Ryan O'Sullivan's Waiting Game Continues

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When it comes to the draft, the O'Sullivan family doesn't usually take a conventional path.

Righthander Sean O'Sullivan was considered one of the top high school arms in the nation coming into 2005, but when his velocity dropped so did he, to the Angels in the third round. In hopes of improving his stock, he went to junior college for a season, though he ended up signing with the Angels for $500,000 as a draft-and-follow.

Younger brother Ryan was a 10th-round pick of the Giants in 2008 out of high school in El Cajon, Calif. He didn't sign and headed to San Diego State.

He pitched in 12 games as a freshman, going 4-4, 6.79 with 28 strikeouts and 11 walks over 56 innings. In 2010, he didn't even finish his first inning of work before a sore arm took him off the mound. He played shortstop and hit .250/.397/.370 over 108 at-bats.

O'Sullivan still was in line to follow in the footsteps of Stephen Strasburg and Addison Reed as the Aztecs' ace heading into his junior season, but he got tripped up by poor grades and was ruled ineligible.

O'Sullivan then decided to transfer to NAIA Oklahoma City, but he redshirted for the 2011 season.

So O'Sullivan didn't get on the field at all in 2011. Yet somehow he still ended up as a fourth-round pick.

Circuitous Route

O'Sullivan was at Oklahoma City from January to March. He went to classes and worked out with the team, doing everything except pitching in a game. After that, he headed back home to California and continued to work out for scouts.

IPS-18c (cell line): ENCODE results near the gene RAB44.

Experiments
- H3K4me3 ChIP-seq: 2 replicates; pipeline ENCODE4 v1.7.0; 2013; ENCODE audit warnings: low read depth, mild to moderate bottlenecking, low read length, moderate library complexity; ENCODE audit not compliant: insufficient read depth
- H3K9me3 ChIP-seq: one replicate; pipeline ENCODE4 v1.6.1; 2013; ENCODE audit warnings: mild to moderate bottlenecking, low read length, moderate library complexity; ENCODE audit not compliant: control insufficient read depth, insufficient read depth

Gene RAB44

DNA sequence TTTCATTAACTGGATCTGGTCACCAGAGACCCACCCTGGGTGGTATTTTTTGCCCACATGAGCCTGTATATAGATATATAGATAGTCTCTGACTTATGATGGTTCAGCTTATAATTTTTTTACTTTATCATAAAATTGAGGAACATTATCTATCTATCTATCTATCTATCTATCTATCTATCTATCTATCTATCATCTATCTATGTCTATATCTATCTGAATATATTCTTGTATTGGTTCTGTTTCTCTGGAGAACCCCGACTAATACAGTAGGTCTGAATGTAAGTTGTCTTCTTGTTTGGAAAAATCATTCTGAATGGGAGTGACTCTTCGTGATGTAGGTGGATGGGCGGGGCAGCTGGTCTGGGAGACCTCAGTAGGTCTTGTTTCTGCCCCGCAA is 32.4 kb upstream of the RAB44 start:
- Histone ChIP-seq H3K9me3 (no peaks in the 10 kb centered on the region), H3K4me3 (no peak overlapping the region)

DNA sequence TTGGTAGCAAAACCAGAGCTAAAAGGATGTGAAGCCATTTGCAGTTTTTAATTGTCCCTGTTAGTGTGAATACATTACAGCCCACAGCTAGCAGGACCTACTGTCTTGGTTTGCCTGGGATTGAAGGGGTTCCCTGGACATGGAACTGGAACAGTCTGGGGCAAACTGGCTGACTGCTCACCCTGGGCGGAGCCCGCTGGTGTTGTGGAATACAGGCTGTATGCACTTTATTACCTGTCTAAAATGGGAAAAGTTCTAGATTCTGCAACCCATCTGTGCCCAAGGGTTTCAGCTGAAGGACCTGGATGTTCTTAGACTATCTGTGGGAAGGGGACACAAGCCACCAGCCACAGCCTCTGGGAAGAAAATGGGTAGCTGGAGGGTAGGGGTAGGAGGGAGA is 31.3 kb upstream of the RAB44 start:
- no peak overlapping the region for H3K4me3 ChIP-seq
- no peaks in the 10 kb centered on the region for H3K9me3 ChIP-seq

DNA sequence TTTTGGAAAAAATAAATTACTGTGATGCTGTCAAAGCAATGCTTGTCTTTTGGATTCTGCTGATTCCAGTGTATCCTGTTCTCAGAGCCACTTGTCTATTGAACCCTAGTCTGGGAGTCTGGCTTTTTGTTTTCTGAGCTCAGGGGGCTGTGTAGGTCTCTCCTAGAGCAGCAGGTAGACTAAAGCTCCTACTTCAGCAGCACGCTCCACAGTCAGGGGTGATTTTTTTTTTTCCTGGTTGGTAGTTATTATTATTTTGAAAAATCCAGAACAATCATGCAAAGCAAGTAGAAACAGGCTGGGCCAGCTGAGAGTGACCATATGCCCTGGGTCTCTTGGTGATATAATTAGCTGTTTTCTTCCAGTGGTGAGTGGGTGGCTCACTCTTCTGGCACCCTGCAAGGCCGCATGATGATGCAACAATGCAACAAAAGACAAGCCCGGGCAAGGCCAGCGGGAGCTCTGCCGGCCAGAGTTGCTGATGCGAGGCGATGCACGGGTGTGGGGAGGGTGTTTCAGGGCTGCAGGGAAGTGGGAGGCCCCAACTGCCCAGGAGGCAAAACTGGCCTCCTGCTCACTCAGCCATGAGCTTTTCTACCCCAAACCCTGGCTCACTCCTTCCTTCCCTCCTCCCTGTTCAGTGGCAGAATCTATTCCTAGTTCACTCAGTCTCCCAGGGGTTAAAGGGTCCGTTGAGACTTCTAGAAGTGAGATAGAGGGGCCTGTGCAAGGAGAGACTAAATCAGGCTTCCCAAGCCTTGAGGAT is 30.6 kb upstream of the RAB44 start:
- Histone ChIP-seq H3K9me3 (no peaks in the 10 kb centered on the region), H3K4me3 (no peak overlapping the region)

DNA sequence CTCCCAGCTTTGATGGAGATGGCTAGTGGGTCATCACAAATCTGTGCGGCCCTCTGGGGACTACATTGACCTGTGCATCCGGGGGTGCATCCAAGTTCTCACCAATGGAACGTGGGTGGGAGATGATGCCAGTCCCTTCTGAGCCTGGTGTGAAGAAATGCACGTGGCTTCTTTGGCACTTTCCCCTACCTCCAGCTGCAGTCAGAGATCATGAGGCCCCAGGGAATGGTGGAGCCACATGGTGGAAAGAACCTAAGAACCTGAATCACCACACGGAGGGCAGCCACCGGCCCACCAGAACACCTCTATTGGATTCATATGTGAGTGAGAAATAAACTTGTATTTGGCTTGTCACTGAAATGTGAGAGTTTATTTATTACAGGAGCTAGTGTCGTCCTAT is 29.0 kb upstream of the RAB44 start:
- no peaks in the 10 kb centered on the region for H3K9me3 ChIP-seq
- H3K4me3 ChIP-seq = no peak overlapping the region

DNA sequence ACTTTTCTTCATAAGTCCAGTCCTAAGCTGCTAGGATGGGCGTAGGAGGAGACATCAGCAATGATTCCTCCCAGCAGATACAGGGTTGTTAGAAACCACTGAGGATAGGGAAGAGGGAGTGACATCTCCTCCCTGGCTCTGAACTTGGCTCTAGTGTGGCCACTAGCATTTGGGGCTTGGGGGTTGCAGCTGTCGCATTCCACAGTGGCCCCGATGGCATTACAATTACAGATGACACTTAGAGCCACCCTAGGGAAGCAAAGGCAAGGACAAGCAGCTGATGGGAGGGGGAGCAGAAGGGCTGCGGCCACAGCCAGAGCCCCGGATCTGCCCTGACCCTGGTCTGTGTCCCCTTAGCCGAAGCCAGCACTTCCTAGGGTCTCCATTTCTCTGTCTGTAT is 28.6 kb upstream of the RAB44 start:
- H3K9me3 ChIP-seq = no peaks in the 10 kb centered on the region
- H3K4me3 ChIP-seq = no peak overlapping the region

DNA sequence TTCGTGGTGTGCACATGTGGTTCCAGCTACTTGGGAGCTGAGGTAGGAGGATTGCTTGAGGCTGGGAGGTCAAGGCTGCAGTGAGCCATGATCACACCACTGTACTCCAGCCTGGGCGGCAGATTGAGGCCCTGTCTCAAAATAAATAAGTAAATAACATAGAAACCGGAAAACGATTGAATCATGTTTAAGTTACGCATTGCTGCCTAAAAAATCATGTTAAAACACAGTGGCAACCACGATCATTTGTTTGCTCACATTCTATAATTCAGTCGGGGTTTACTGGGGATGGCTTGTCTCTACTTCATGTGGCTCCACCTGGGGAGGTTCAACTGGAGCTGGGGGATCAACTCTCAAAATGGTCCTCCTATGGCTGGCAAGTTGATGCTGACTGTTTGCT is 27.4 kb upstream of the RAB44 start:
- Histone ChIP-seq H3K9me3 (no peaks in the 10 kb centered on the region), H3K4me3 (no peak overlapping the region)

O'Sullivan has a 6-foot-1, 195-pound build and can dial his fastball into the 92-94 mph range. He throws two variations of his spike curveball: a loopy, get-me-over version that he throws for strikes, and a harder version that falls off the table that he uses as an out pitch. He worked to improve his circle changeup this spring and has more confidence in the pitch.

O'Sullivan has better pure stuff than Sean, who first reached the big leagues with the Angels in 2009 and was traded to the Royals last July in a deal for Alberto Callaspo. He has pitched in Kansas City this season but was currently with Triple-A Omaha.

"I've learned a lot from him," Ryan said. "We talk about pitching more than anything. When he's home, that's all we do. I'll go over to his house and we'll mess around and play ping-pong or whatever and just talk pitching. It's good because he'll give me advice and I'll give him advice. We go back and forth with it. He's helped me out big time with what to look forward to in the minor leagues—what to do right and what not to do."

The Dodgers scout who actually saw Ryan the most was Calvin Jones, whose territory includes Oklahoma. But he also had a good workout at Dodger Stadium the day before the draft, which didn't hurt.

Still, when the draft rolled around O'Sullivan was surprised to hear his name called as the Dodgers' fourth-round pick.

"I was excited because it had been a tough battle for a year and a half, two years now—with the injury and having to transfer and everything," he said. "It makes you realize that if you just battle through the adversity you're going to have in your life, good things are going to happen in the long run."

O'Sullivan isn't pitching competitively this summer. He's working out, playing catch and throwing light bullpen sessions. He's also been keeping tabs on the Dodgers' financial woes as he waits to sign.

"I kind of saw it coming—it was going to happen eventually," O'Sullivan said. "We'll see what happens, if MLB takes over or whoever takes over, hopefully they can get it turned around and get this club back to where it should be."